There are fields of astonishing size in modern agriculture, and spraying these fields efficiently is a serious operational challenge. Pyka takes over the largely human-operated spray business with an autonomous winged vehicle and crucial regulatory approval.
Just like we saw at DroneSeed, this type of flying is risky for pilots who have to fly very close to the ground and other obstacles, but are also very vulnerable to automation. This is because there are many repeating flight patterns that have to be carried out perfectly over and over again.
Pykas approach cannot be compared to that of many drone manufacturers who mostly use multi-rotor vehicles due to their maneuverability and easy take-off and landing. However, these drones cannot carry the weight and volume of pesticides and other chemicals that (unfortunately) need to be used on a large scale.
The craft that Pyka built is more traditional and is similar to a traditional single-seater crop dust plane, but lacking the cockpit. It is powered by three propellers and most of the interior is used for payload (it can carry around 450 pounds) and batteries. Of course there is also a sensor system and an on-board computer to meet the immediate requirements of automated flight.
Pyka can take off or land on a 150-foot flat patch so you don't have to worry about setting up a runway and wasting energy to get to the target area. Of course, the battery has to be replaced at some point, which is one of the tasks of the ground crew. You will also design the overall course for the vehicle, although the actual trajectory and decisions are taken over by the flight computer.
All of this means that the plane, apparently called the heron, can spray about a hundred acres an hour, about as much as a helicopter. But the autonomous vehicle offers improved precision (it flies lower) and safety (no one pulls difficult maneuvers every or every second minute).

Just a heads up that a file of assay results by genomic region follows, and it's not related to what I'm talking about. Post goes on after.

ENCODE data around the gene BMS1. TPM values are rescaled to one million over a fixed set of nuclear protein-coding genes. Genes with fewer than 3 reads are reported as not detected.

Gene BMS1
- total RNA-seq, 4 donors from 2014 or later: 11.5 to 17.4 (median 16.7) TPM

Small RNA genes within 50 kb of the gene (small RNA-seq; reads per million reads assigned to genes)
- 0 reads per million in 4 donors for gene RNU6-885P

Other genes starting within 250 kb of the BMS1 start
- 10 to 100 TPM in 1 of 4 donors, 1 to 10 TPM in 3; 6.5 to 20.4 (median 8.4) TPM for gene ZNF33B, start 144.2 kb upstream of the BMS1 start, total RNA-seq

Perhaps, more importantly, it doesn't bother the government. Pyka claims to be the only company in the world that owns a commercially approved large autonomous electric aircraft. Small ones like drones have been approved from left and right, but the heron is approaching the size of a traditional "small plane" like a Piper Cub.
Of course, this is just the craft – other official hurdles hinder wide-ranging use, such as communication with air traffic management and other vehicles. Certification of the craft in another way; a more robust remote area to avoid sense and system and so on. But Pyka's Heron has already flown thousands of kilometers on test farms that pay for the privilege. (Pyka declined to comment on its business model, customers, or sales.)
The company's founding team – Michael Norcia, Chuma Ogunwole, Kyle Moore, and Nathan White – comes from a number of well-known companies operating in adjacent spaces: Cora, Kittyhawk, Joby Aviation, Google X, Waymo, and Morgan Stanley (the is the COO).
The $ 11 million launch round was led by Prime Movers Lab, with the participation of Y Combinator, Greycroft, Data Collective and Bold Capital Partners.